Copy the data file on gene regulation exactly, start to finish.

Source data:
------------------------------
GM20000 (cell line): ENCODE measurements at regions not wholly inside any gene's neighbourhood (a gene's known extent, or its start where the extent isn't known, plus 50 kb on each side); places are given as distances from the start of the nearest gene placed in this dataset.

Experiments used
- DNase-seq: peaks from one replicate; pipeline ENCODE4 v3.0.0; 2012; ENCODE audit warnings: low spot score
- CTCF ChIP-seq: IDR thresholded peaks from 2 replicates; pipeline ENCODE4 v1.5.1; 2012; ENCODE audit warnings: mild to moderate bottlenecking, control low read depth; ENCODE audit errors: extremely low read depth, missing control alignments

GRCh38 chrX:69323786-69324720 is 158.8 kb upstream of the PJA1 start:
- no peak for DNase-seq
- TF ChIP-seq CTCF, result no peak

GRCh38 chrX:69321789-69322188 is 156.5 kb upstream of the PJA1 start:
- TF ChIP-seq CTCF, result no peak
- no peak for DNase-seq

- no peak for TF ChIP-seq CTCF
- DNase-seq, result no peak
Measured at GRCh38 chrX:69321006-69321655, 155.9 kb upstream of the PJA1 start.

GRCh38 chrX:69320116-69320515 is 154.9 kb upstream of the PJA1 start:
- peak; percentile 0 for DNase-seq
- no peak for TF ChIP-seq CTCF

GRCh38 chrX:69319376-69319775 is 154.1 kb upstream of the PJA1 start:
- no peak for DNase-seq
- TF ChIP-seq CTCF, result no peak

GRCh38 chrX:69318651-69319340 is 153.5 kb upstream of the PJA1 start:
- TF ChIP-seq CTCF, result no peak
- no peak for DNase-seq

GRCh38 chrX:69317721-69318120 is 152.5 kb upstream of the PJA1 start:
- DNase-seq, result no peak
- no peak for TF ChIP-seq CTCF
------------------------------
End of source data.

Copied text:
GM20000 (cell line): ENCODE measurements at regions not wholly inside any gene's neighbourhood (a gene's known extent, or its start where the extent isn't known, plus 50 kb on each side); places are given as distances from the start of the nearest gene placed in this dataset.

Experiments used
- DNase-seq: peaks from one replicate; pipeline ENCODE4 v3.0.0; 2012; ENCODE audit warnings: low spot score
- CTCF ChIP-seq: IDR thresholded peaks from 2 replicates; pipeline ENCODE4 v1.5.1; 2012; ENCODE audit warnings: mild to moderate bottlenecking, control low read depth; ENCODE audit errors: extremely low read depth, missing control alignments

GRCh38 chrX:69323786-69324720 is 158.8 kb upstream of the PJA1 start:
- no peak for DNase-seq
- TF ChIP-seq CTCF, result no peak

GRCh38 chrX:69321789-69322188 is 156.5 kb upstream of the PJA1 start:
- TF ChIP-seq CTCF, result no peak
- no peak for DNase-seq

- no peak for TF ChIP-seq CTCF
- DNase-seq, result no peak
Measured at GRCh38 chrX:69321006-69321655, 155.9 kb upstream of the PJA1 start.

GRCh38 chrX:69320116-69320515 is 154.9 kb upstream of the PJA1 start:
- peak; percentile 0 for DNase-seq
- no peak for TF ChIP-seq CTCF

GRCh38 chrX:69319376-69319775 is 154.1 kb upstream of the PJA1 start:
- no peak for DNase-seq
- TF ChIP-seq CTCF, result no peak

GRCh38 chrX:69318651-69319340 is 153.5 kb upstream of the PJA1 start:
- TF ChIP-seq CTCF, result no peak
- no peak for DNase-seq

GRCh38 chrX:69317721-69318120 is 152.5 kb upstream of the PJA1 start:
- DNase-seq, result no peak
- no peak for TF ChIP-seq CTCF